Welcome to the first post in my new National Geographic ScienceBlogs column “Significant Figures.” I look forward to sharing my thoughts with you on a wide range of environmental science-related issues, data, and people, and to a productive and constructive interaction.
My background? I’m an environmental scientist by training and inclination, with experience in engineering, hydrology, climatology, and interdisciplinary analysis. My research and writing have, for over thirty years, focused on water resources, climate dynamics and change, energy, risk assessment, and the synthesis and communication of knowledge at the intersection of science, economics, and public policy. I direct a non-profit research institute; regularly brief policy makers and speak to the public on issues of major concern in the field of environmental science; testify for state, national, and international proceedings; and far too infrequently bird (that’s a verb) and play the five-string banjo. I’m a member of the U.S. National Academy of Sciences and other professional scientific organizations in the geosciences. I’ve authored or co-authored nine books. My biographical information and publications list can be found here. Some of you may also be familiar with my writings from other outlets, from my peer-reviewed journal articles, to the research and analysis produced at the Pacific Institute, to the blog posts I’ve done at Forbes (archived here); SFGate “CityBrights” (archived here); and my Huffington Post column.
My focus here at ScienceBlogs will be topics related to the science and policy of water, energy, food, and climate. The themes of my posts will be “Significant Figures” in three meanings of the phrase:
First, I will write about noteworthy, informative, and provocative numbers and data. For example, few people know that the total amount of useable, renewable freshwater on the planet is a tiny fraction of all of the water on Earth. We see photos from space showing the vast surfaces of water in the oceans, ice caps, and great lakes of the world, but humans can mobilize and use only an insignificant portion of this. I might write about the current data on cholera illnesses and deaths and why those data are only part of the real story about water-related diseases. I will explore trends, uncertainties, and gaps in our collection and understanding of a wide range of environmental information on past and future climate conditions and impacts; water availability, use, and quality; food production; and the links between the production and use of energy and water.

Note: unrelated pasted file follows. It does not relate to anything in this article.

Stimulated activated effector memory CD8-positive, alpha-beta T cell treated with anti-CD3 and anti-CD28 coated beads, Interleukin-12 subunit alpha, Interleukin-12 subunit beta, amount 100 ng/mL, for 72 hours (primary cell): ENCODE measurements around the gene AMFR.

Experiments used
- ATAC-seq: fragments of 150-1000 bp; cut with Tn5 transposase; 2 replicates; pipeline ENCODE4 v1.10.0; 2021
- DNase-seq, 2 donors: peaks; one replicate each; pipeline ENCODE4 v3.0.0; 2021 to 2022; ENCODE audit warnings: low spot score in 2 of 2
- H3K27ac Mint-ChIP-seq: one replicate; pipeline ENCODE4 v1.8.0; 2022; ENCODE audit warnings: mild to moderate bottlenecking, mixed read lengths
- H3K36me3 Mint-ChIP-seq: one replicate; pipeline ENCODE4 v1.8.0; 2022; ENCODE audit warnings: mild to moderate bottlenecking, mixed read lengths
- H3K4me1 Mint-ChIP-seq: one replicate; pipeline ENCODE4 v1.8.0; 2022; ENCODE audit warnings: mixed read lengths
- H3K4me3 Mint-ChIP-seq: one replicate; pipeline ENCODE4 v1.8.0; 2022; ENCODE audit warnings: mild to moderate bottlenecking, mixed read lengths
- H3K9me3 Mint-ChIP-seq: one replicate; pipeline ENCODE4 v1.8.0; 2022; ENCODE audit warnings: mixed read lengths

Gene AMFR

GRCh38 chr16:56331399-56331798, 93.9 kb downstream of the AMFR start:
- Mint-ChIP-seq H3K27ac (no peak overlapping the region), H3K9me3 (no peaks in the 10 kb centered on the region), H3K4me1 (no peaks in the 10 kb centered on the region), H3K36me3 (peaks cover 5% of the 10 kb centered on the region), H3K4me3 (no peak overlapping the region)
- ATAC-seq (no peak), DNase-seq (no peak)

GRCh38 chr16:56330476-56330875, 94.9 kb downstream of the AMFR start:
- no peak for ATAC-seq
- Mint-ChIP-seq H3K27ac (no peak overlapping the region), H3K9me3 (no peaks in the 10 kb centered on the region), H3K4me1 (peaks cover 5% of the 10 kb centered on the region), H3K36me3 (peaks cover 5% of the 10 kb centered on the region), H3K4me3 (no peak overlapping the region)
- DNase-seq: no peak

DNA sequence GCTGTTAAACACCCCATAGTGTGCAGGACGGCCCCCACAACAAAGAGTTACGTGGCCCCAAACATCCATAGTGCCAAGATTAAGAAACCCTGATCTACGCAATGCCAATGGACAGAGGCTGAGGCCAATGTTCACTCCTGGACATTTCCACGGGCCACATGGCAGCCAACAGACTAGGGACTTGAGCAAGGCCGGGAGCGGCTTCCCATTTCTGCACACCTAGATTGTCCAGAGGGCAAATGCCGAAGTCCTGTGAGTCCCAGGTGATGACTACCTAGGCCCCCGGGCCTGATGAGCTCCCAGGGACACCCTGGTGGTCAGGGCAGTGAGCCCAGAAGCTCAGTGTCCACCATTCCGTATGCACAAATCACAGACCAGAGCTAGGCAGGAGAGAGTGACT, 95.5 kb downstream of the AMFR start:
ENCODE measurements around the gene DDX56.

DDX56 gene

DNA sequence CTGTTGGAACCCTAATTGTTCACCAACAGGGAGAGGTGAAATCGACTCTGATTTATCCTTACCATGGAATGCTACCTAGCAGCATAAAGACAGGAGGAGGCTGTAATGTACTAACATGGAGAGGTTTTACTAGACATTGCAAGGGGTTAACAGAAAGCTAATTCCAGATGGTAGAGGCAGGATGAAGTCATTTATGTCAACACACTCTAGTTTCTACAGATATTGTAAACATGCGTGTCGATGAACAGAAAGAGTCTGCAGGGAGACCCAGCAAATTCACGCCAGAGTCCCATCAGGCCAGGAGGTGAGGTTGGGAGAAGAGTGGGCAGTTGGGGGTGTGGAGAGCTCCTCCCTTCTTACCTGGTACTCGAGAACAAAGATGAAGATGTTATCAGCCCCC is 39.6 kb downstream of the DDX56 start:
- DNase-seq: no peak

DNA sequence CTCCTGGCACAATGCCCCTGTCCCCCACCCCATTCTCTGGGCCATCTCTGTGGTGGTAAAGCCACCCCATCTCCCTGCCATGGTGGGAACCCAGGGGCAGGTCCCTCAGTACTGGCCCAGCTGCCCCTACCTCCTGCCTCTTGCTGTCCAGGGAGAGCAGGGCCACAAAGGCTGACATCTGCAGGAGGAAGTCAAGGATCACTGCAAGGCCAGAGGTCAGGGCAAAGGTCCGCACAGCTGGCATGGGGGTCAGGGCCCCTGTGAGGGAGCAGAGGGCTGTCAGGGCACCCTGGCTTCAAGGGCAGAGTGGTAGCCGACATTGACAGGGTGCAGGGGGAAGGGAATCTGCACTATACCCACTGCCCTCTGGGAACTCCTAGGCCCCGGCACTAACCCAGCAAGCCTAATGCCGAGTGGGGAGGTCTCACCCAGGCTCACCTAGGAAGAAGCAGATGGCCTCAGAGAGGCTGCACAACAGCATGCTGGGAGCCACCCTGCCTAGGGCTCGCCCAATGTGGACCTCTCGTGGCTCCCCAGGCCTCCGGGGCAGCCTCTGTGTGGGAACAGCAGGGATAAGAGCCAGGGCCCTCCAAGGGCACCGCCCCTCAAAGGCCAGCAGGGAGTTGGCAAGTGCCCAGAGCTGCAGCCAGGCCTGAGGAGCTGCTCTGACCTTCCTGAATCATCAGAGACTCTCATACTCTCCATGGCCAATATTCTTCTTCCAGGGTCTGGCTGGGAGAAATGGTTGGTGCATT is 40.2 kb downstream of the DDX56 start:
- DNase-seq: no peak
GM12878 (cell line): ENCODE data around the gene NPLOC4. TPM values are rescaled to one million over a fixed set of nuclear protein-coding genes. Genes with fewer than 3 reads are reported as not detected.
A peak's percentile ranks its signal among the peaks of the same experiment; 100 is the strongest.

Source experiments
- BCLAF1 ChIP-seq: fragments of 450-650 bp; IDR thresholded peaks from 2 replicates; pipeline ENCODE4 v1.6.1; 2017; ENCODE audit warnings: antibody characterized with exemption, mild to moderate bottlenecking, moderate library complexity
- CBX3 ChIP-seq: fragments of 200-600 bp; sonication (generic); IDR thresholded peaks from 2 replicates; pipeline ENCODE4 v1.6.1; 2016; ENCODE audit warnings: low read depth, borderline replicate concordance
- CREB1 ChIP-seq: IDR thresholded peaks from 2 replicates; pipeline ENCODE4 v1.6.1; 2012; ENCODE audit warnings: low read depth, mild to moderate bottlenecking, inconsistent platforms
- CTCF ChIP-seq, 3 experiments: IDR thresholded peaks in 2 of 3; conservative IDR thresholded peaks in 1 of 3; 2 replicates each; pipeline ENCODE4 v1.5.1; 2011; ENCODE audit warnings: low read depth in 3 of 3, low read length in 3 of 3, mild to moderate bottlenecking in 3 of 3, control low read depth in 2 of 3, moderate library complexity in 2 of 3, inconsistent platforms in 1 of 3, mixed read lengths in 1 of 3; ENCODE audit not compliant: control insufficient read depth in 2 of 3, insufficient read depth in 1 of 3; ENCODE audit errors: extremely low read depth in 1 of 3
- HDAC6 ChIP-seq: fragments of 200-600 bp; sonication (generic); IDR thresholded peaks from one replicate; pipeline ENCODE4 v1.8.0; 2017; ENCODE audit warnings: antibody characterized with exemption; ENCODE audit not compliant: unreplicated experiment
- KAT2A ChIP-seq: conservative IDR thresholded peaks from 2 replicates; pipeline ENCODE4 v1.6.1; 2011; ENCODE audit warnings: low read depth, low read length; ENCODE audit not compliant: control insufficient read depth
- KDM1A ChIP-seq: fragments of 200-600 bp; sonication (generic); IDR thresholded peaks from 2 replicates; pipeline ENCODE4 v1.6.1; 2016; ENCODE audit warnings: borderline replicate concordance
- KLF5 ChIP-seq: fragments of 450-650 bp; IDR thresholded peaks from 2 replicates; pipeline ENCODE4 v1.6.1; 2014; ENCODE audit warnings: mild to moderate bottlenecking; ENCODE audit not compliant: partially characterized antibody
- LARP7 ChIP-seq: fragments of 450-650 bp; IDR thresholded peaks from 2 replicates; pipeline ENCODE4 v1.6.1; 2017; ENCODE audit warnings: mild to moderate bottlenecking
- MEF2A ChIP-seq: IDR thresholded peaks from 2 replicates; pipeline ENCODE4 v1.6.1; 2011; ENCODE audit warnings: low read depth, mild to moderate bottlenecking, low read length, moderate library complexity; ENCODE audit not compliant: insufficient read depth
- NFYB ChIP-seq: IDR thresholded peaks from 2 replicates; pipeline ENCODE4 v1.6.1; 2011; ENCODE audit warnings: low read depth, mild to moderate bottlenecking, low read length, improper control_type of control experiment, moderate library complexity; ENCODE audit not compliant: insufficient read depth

Second, I will address confusions and challenges in understanding and reporting on science, misunderstandings or misrepresentations of science, and the complexities of interpreting science for policy makers and the public, including the issue of the use of “significant figures” in the classic mathematical and policy sense. For a perfect and humorous example of this, take a look at this xkcd.com comic from the genius of Randall Munroe.
Look at the countdown clock in the cartoon. How many “significant figures” (in the mathematical sense) are there? We don’t know because the picture on the wall is hiding critical information: there might be four or there might be nine or more! The answer – and a strong understanding of scientific concepts – has consequences for humanity.
Third, I will occasionally highlight important and controversial people – historical and current figures in the public discussion over environmental issues. Some might be well known, such as John Muir or Theodore Roosevelt or Richard Nixon; some might (to many of us) be obscure, like Roger Revelle or Gilbert White or John Wesley Powell, but I think they will be all be interesting.
Sometimes I will highlight new research from the Pacific Institute or anywhere else in the world where innovative, provocative, and informative environmental science is happening. Sometimes I will explore a subject in the news that deserves more attention than traditional media might be offering, especially in these days of diminishing coverage of science (including environmental science) by newspapers, television, and radio.
A few minor ground rules: I encourage thoughtful comments and questions, even challenging and controversial ones, and will try hard to respond as appropriate. But I discourage – and will be strict about deleting – rude, ad hominem, and off-topic comments. I will be especially hard on marginal comments made by anonymous trolls. I encourage you to use your names, to ask questions, and to join a productive conversation.
Welcome to “Significant Figures.”
Thank you, Greg. And thank you for your own wonderful posts here at ScienceBlogs! I've long enjoyed them.